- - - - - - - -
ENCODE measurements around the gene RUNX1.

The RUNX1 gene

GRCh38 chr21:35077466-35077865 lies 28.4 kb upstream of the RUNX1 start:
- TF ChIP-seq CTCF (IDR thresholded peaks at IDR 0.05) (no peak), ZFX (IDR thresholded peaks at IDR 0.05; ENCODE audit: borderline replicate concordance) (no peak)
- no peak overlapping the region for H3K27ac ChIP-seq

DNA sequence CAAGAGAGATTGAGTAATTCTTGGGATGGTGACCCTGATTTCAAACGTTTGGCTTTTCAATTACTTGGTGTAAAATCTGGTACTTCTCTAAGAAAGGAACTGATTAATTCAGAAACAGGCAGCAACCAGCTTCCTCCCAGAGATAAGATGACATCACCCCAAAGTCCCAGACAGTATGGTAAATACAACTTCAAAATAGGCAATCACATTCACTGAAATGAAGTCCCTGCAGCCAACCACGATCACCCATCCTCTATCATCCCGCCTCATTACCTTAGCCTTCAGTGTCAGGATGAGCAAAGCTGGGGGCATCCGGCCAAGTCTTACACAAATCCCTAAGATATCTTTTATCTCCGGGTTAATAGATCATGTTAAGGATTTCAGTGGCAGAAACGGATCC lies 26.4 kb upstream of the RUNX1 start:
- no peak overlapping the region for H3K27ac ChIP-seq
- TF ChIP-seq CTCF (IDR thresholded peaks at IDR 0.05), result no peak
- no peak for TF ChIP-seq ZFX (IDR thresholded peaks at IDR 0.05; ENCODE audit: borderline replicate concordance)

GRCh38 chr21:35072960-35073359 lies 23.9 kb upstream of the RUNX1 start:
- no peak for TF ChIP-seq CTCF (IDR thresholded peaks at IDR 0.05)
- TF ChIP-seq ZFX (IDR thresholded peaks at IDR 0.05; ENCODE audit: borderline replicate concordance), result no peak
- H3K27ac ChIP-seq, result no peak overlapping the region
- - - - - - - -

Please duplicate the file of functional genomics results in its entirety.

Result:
ENCODE measurements around the gene RUNX1.

The RUNX1 gene

GRCh38 chr21:35077466-35077865 lies 28.4 kb upstream of the RUNX1 start:
- TF ChIP-seq CTCF (IDR thresholded peaks at IDR 0.05) (no peak), ZFX (IDR thresholded peaks at IDR 0.05; ENCODE audit: borderline replicate concordance) (no peak)
- no peak overlapping the region for H3K27ac ChIP-seq

DNA sequence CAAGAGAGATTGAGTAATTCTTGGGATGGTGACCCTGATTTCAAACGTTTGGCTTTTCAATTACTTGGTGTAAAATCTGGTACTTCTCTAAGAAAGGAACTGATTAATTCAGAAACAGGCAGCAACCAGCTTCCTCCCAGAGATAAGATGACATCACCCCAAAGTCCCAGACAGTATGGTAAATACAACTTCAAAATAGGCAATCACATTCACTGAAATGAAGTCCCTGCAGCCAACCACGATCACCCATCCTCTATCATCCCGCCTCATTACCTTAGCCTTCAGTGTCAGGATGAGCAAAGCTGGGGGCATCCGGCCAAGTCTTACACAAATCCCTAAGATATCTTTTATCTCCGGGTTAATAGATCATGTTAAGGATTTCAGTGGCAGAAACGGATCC lies 26.4 kb upstream of the RUNX1 start:
- no peak overlapping the region for H3K27ac ChIP-seq
- TF ChIP-seq CTCF (IDR thresholded peaks at IDR 0.05), result no peak
- no peak for TF ChIP-seq ZFX (IDR thresholded peaks at IDR 0.05; ENCODE audit: borderline replicate concordance)

GRCh38 chr21:35072960-35073359 lies 23.9 kb upstream of the RUNX1 start:
- no peak for TF ChIP-seq CTCF (IDR thresholded peaks at IDR 0.05)
- TF ChIP-seq ZFX (IDR thresholded peaks at IDR 0.05; ENCODE audit: borderline replicate concordance), result no peak
- H3K27ac ChIP-seq, result no peak overlapping the region